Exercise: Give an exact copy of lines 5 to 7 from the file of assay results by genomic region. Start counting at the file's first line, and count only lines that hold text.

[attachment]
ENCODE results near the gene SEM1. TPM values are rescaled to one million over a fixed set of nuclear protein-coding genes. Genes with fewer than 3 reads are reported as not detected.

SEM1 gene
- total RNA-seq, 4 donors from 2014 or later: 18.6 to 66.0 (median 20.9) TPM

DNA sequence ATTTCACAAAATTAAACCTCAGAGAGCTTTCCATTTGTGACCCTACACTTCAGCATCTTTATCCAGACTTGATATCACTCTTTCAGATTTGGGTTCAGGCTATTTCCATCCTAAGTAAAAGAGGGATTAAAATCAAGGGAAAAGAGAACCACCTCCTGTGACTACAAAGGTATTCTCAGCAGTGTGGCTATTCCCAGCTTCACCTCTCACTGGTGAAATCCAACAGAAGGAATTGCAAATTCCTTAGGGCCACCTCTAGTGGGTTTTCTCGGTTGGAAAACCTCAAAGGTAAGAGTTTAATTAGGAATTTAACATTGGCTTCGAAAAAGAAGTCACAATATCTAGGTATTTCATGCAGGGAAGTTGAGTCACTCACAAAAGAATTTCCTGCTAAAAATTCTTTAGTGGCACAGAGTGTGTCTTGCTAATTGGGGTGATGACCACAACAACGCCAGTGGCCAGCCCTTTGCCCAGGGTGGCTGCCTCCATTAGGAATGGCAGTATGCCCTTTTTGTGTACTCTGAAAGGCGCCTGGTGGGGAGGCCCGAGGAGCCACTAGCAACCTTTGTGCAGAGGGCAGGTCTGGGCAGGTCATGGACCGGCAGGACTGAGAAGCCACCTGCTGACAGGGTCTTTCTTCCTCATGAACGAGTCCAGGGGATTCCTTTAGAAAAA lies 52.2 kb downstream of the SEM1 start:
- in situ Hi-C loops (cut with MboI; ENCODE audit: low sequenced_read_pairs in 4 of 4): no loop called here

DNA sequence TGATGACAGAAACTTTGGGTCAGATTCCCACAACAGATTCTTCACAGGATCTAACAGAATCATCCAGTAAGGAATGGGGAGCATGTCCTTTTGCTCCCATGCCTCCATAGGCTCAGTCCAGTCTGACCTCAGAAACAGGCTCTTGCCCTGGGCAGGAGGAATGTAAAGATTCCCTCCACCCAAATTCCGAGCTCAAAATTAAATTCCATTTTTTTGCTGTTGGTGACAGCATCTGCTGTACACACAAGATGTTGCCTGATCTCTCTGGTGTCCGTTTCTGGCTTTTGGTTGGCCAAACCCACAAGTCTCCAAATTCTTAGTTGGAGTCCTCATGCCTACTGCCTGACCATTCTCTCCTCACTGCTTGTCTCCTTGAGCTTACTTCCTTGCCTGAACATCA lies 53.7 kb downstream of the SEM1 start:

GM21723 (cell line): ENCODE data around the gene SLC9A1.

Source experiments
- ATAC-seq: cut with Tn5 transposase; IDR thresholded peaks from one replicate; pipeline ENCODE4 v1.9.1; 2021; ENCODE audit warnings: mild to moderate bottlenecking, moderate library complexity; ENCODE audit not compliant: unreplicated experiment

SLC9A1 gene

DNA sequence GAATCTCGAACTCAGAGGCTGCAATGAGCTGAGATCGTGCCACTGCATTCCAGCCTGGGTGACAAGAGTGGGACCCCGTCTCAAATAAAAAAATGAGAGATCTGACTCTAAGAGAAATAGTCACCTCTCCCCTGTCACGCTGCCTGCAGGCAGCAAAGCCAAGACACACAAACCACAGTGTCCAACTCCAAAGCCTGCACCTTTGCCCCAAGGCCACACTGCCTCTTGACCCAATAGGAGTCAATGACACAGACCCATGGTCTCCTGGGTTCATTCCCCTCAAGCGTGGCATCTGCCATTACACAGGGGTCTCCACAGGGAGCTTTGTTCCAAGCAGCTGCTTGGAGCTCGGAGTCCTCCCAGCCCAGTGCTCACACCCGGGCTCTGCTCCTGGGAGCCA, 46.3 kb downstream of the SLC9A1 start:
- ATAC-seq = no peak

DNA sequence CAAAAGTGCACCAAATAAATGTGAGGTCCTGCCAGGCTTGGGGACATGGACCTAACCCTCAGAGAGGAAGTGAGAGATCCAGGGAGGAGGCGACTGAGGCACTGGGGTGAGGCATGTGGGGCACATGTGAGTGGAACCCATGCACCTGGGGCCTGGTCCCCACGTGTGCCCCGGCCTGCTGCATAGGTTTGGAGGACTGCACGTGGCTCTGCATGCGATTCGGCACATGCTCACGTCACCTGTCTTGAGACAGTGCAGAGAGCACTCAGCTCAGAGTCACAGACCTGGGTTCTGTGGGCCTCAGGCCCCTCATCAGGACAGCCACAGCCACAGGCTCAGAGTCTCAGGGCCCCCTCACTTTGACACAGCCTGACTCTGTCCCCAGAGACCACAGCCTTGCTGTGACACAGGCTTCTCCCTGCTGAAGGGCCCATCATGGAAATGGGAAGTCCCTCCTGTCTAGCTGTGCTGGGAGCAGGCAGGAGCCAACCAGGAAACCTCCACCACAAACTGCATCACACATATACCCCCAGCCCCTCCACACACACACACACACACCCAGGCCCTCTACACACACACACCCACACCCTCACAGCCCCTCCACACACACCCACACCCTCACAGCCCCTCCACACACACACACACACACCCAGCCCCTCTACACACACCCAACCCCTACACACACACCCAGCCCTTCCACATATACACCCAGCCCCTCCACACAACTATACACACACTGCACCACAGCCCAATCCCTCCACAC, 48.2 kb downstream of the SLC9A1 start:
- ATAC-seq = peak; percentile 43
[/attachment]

- in situ Hi-C loops (cut with MboI; ENCODE audit: low sequenced_read_pairs in 4 of 4): no loop called here

DNA sequence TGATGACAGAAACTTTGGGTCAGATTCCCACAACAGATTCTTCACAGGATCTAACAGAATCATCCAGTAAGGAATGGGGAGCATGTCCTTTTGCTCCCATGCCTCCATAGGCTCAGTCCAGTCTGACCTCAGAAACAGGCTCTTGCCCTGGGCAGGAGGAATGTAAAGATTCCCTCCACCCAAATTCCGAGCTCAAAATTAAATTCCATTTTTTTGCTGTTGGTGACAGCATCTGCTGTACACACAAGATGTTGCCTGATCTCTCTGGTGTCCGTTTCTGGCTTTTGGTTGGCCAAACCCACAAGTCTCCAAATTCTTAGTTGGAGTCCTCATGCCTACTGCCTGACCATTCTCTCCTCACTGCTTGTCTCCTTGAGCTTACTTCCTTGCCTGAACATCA lies 53.7 kb downstream of the SEM1 start:

GM21723 (cell line): ENCODE data around the gene SLC9A1.